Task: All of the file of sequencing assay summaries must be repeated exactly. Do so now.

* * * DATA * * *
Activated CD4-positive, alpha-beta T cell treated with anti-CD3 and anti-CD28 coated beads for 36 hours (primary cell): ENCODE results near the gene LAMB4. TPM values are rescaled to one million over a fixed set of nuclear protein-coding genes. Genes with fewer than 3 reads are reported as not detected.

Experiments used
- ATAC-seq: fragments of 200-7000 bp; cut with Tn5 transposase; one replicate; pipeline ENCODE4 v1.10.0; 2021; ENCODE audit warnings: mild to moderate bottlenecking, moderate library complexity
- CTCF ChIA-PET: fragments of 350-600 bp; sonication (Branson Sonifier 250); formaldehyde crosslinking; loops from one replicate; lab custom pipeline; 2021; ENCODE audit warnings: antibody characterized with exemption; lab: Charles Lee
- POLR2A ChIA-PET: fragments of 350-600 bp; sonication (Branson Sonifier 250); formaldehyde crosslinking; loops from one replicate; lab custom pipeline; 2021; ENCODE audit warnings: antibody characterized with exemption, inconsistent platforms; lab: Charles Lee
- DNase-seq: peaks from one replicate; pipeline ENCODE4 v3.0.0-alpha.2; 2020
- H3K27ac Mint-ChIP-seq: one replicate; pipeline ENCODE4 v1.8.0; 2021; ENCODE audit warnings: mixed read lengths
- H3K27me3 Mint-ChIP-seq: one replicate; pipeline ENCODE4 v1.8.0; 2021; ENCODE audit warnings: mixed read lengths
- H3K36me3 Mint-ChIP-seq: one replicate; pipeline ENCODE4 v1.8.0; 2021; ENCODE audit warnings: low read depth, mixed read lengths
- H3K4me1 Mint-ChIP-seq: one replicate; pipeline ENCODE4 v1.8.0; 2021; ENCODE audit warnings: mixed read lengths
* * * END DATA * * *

Activated CD4-positive, alpha-beta T cell treated with anti-CD3 and anti-CD28 coated beads for 36 hours (primary cell): ENCODE results near the gene LAMB4. TPM values are rescaled to one million over a fixed set of nuclear protein-coding genes. Genes with fewer than 3 reads are reported as not detected.

Experiments used
- ATAC-seq: fragments of 200-7000 bp; cut with Tn5 transposase; one replicate; pipeline ENCODE4 v1.10.0; 2021; ENCODE audit warnings: mild to moderate bottlenecking, moderate library complexity
- CTCF ChIA-PET: fragments of 350-600 bp; sonication (Branson Sonifier 250); formaldehyde crosslinking; loops from one replicate; lab custom pipeline; 2021; ENCODE audit warnings: antibody characterized with exemption; lab: Charles Lee
- POLR2A ChIA-PET: fragments of 350-600 bp; sonication (Branson Sonifier 250); formaldehyde crosslinking; loops from one replicate; lab custom pipeline; 2021; ENCODE audit warnings: antibody characterized with exemption, inconsistent platforms; lab: Charles Lee
- DNase-seq: peaks from one replicate; pipeline ENCODE4 v3.0.0-alpha.2; 2020
- H3K27ac Mint-ChIP-seq: one replicate; pipeline ENCODE4 v1.8.0; 2021; ENCODE audit warnings: mixed read lengths
- H3K27me3 Mint-ChIP-seq: one replicate; pipeline ENCODE4 v1.8.0; 2021; ENCODE audit warnings: mixed read lengths
- H3K36me3 Mint-ChIP-seq: one replicate; pipeline ENCODE4 v1.8.0; 2021; ENCODE audit warnings: low read depth, mixed read lengths
- H3K4me1 Mint-ChIP-seq: one replicate; pipeline ENCODE4 v1.8.0; 2021; ENCODE audit warnings: mixed read lengths